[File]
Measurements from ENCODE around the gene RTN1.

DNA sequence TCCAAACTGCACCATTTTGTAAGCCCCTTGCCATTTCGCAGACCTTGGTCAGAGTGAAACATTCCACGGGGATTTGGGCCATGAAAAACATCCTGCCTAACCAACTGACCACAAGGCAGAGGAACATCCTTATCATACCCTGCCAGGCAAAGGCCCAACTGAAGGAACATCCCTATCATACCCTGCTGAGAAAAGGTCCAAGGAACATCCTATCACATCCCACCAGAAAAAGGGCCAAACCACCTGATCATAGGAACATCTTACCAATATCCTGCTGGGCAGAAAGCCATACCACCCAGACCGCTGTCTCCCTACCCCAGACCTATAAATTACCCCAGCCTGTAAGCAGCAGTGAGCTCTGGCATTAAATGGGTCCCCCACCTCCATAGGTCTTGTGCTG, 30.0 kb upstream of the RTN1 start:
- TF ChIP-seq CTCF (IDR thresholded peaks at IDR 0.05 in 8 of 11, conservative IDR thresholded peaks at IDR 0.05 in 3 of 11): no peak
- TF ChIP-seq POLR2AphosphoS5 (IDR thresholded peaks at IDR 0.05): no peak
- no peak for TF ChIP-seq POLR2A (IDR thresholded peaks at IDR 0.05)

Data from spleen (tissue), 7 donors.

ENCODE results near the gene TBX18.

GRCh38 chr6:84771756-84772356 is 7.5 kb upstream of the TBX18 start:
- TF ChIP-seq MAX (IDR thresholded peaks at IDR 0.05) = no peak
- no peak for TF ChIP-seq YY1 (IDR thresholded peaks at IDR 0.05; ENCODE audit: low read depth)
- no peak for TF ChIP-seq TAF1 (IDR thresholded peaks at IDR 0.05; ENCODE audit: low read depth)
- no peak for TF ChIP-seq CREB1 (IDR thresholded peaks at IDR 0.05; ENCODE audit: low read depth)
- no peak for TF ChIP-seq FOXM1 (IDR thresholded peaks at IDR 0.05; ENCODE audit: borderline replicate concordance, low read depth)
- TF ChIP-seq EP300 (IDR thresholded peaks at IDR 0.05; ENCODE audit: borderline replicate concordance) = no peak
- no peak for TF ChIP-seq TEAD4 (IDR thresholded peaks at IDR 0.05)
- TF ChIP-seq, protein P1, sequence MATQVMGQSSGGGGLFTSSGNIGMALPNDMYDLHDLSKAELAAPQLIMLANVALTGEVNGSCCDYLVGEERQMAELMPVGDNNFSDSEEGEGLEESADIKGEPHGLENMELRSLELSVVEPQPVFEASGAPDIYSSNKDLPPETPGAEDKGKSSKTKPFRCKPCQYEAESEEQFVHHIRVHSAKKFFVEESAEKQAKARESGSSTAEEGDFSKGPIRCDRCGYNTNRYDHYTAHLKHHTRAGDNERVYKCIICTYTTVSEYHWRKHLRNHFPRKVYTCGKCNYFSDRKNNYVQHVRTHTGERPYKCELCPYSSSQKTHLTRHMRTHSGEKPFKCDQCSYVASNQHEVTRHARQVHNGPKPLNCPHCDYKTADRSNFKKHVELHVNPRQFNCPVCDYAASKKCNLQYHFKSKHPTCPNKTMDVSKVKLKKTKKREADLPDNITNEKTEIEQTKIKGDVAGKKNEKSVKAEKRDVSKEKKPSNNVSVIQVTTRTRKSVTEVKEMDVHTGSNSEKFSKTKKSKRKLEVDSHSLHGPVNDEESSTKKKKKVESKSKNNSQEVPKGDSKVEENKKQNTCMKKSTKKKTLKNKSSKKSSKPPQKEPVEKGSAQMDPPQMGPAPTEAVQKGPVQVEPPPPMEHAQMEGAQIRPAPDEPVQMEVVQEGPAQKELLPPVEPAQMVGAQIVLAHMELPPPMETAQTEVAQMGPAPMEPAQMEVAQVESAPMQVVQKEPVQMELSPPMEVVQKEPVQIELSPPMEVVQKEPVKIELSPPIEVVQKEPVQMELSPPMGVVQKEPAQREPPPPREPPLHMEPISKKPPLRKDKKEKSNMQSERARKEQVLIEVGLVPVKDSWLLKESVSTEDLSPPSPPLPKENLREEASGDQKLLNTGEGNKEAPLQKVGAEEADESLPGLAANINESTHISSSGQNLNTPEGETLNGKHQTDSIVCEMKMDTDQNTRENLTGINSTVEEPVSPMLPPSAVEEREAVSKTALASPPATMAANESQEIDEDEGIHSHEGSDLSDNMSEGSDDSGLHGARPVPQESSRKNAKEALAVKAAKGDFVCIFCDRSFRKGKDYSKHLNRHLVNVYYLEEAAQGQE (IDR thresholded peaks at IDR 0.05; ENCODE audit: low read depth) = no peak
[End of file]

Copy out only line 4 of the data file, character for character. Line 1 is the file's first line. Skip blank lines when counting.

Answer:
- TF ChIP-seq POLR2AphosphoS5 (IDR thresholded peaks at IDR 0.05): no peak